But most European L1b's including particularly the Rhine-Danube cluster of M317, also test positive for M349. I don't. My nearest 111 marker STR is in Eastern Iran. My terminal SNP is has only previously been recorded in SW Pakistan in a Balochi speaker. I share STR's in England with another surname family, who's paternal ancestor during the 1740's, was only 32 miles from my paternal ancestor at that time. No others. The STR evidence suggests TMRCA between us of 800 - 350 years ago. Until more English turn up that match, I can't help but assume a medieval entry into Southern England. It could be earlier, but our Y does not relate to the M349 found in the Rhine / Danube cluster of Y haplogroup L1b.

On this limited evidence, I still hold that my Y was from the region of Iran, and only entered England most likely during the medieval.

Korbyn
08-07-16, 13:27
In all likelihood; from my research ... Haplogroup L is European / Caucasoid - and this may have been a minor haplogroup or a tagalong haplogroup among (pre-Indo-European) Europeans. Perhaps it was abundant and settled in Europe with Haplogroup G bearing peoples; alongside the E-V13 (and various other E1b1b) and I2 and I1 peoples. The reason why Haplogroup L is rare in Europe is because it was already quite rare among settlers, but Indo-European settlers further reduced Haplogroup L to a very small frequency.

The reason why haplogroup L is so low is because it probably followed Haplogroup G into Western and Central Europe. I would say the same thing for Haplogroup T prior to Indo-European conquest/settlement; even though haplogroup T is shown in studies and maps to be more abundant in Europe. (If you take my theory analogously.)

If you follow the paternal haplogroups timeline; L and T are (apparently) descendants of Haplogroup K-M9 and are relatives to each other. - This is the analogy.

Most of Haplogroup L in all likelihood; came from Neolithic farmers. While the majority of Europeans in Neolithic Europe (at this time) were haplogroup G.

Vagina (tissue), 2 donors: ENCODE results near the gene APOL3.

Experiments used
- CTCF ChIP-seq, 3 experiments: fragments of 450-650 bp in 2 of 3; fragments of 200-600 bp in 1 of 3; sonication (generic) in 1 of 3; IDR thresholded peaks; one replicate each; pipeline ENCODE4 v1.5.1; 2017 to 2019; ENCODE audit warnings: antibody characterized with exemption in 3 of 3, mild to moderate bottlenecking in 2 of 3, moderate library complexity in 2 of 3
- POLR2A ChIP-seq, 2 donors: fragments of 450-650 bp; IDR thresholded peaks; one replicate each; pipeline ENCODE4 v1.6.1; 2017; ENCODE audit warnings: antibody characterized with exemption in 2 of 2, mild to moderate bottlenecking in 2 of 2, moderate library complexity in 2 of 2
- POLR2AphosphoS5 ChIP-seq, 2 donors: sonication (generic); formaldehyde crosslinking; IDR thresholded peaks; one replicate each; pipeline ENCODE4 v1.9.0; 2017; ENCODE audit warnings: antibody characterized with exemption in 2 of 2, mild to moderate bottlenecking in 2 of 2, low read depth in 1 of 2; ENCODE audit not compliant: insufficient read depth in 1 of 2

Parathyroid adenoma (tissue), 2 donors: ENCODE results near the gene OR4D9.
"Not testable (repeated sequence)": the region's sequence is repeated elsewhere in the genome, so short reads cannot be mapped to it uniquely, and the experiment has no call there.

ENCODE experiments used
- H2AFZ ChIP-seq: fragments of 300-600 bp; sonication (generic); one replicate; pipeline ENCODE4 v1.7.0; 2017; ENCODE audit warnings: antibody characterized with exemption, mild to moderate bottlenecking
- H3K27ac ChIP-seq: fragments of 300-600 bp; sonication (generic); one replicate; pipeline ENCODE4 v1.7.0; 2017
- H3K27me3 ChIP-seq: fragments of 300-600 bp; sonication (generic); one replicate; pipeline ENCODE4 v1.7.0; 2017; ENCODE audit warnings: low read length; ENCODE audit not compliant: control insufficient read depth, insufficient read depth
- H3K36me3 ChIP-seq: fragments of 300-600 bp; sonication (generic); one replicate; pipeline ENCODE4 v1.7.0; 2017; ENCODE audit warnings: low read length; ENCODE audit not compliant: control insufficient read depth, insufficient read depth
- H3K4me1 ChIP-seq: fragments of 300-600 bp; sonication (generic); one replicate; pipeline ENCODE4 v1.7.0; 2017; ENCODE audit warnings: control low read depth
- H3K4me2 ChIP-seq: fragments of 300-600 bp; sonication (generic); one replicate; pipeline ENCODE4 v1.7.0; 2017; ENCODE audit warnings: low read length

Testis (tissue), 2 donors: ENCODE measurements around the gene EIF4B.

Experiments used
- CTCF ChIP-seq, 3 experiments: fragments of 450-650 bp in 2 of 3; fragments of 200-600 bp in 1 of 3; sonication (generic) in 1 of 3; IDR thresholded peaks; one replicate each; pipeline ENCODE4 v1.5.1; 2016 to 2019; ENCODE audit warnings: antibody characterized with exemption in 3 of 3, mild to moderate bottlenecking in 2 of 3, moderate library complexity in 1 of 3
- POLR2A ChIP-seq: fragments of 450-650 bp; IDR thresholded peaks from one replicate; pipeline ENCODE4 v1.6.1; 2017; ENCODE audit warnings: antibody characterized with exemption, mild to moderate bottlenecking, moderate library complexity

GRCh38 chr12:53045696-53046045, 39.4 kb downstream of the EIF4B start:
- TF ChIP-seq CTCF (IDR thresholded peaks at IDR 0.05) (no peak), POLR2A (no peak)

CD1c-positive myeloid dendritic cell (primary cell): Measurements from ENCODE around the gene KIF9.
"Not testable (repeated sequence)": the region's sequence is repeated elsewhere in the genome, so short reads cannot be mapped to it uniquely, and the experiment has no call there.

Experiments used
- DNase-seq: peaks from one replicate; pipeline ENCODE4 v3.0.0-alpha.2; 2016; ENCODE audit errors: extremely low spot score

So, my conclusion is that Haplogroup L is nothing more than a relative Haplogroup to haplogroup T and G. E1b1b and so-forth, and it arrived in Europe as a minor haplogroup; with those peoples - and is nothing more than a minor Neolithic farmer haplogroup.

Korbyn
08-07-16, 13:44
Hi, I'm Y haplogroup L M20. A bit of a shock. I have well recorded English only ancestry. My surname line I've only managed to trace back to the Thames Valley to circa 1720s. No idea how the L got in there or when.

23andMe test proved me positive at M317, but negative to M349, which leaves me pretty isolated here in NW Europe. It could relate to the Pontic Greek M317 cluster. No sign of anything in my autosomes from that part of world, so doesn't look a too recent or direct entry into the line I'm having further tests at FTDNA including the Big Y.According to my research; you are probably a descendant of pre-Germanic Central Europeans. This haplogroup L bearing forefather of yours; may have merely assimilated into Germanic culture and became Germanic. And then so-on and so forth, it became an Anglo-Saxon lineage.

(I noticed from my research; quite interesting to me, that Germanic peoples and Italians tend to carry haplogroup L as well as other Neolithic haplogroups in mass abundance from the norm of Europeans. Some clades of Haplogroup L are even found in Basques, Sardinians and people of the Caucasus.)

A Norfolk L-M20
06-09-16, 18:33